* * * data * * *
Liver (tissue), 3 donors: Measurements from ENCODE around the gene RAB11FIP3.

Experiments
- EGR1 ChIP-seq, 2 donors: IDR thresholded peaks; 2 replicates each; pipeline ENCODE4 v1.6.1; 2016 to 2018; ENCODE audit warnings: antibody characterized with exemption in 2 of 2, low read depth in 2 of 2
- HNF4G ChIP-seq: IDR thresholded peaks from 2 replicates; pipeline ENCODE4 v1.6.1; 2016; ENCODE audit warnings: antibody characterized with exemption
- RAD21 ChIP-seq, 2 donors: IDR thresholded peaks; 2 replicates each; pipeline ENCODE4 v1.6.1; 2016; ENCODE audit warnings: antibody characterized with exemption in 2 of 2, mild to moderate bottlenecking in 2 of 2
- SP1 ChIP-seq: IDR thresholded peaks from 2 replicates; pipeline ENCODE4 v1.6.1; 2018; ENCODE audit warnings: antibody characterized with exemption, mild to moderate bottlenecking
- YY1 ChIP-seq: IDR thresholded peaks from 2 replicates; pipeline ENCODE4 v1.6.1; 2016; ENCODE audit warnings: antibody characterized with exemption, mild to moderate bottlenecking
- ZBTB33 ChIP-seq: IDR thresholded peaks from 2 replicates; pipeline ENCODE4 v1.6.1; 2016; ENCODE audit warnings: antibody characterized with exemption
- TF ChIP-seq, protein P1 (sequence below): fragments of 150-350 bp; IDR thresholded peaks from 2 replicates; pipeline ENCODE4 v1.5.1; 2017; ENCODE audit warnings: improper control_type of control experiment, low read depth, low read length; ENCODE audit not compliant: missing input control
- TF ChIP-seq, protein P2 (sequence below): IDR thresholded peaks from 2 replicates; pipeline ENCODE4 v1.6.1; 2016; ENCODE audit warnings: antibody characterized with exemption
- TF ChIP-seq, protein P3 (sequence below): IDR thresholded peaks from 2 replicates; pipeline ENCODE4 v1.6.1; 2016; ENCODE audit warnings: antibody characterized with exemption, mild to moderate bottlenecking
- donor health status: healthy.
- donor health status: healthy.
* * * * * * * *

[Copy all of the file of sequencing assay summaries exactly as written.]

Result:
Liver (tissue), 3 donors: Measurements from ENCODE around the gene RAB11FIP3.

Experiments
- EGR1 ChIP-seq, 2 donors: IDR thresholded peaks; 2 replicates each; pipeline ENCODE4 v1.6.1; 2016 to 2018; ENCODE audit warnings: antibody characterized with exemption in 2 of 2, low read depth in 2 of 2
- HNF4G ChIP-seq: IDR thresholded peaks from 2 replicates; pipeline ENCODE4 v1.6.1; 2016; ENCODE audit warnings: antibody characterized with exemption
- RAD21 ChIP-seq, 2 donors: IDR thresholded peaks; 2 replicates each; pipeline ENCODE4 v1.6.1; 2016; ENCODE audit warnings: antibody characterized with exemption in 2 of 2, mild to moderate bottlenecking in 2 of 2
- SP1 ChIP-seq: IDR thresholded peaks from 2 replicates; pipeline ENCODE4 v1.6.1; 2018; ENCODE audit warnings: antibody characterized with exemption, mild to moderate bottlenecking
- YY1 ChIP-seq: IDR thresholded peaks from 2 replicates; pipeline ENCODE4 v1.6.1; 2016; ENCODE audit warnings: antibody characterized with exemption, mild to moderate bottlenecking
- ZBTB33 ChIP-seq: IDR thresholded peaks from 2 replicates; pipeline ENCODE4 v1.6.1; 2016; ENCODE audit warnings: antibody characterized with exemption
- TF ChIP-seq, protein P1 (sequence below): fragments of 150-350 bp; IDR thresholded peaks from 2 replicates; pipeline ENCODE4 v1.5.1; 2017; ENCODE audit warnings: improper control_type of control experiment, low read depth, low read length; ENCODE audit not compliant: missing input control
- TF ChIP-seq, protein P2 (sequence below): IDR thresholded peaks from 2 replicates; pipeline ENCODE4 v1.6.1; 2016; ENCODE audit warnings: antibody characterized with exemption
- TF ChIP-seq, protein P3 (sequence below): IDR thresholded peaks from 2 replicates; pipeline ENCODE4 v1.6.1; 2016; ENCODE audit warnings: antibody characterized with exemption, mild to moderate bottlenecking
- donor health status: healthy.
- donor health status: healthy.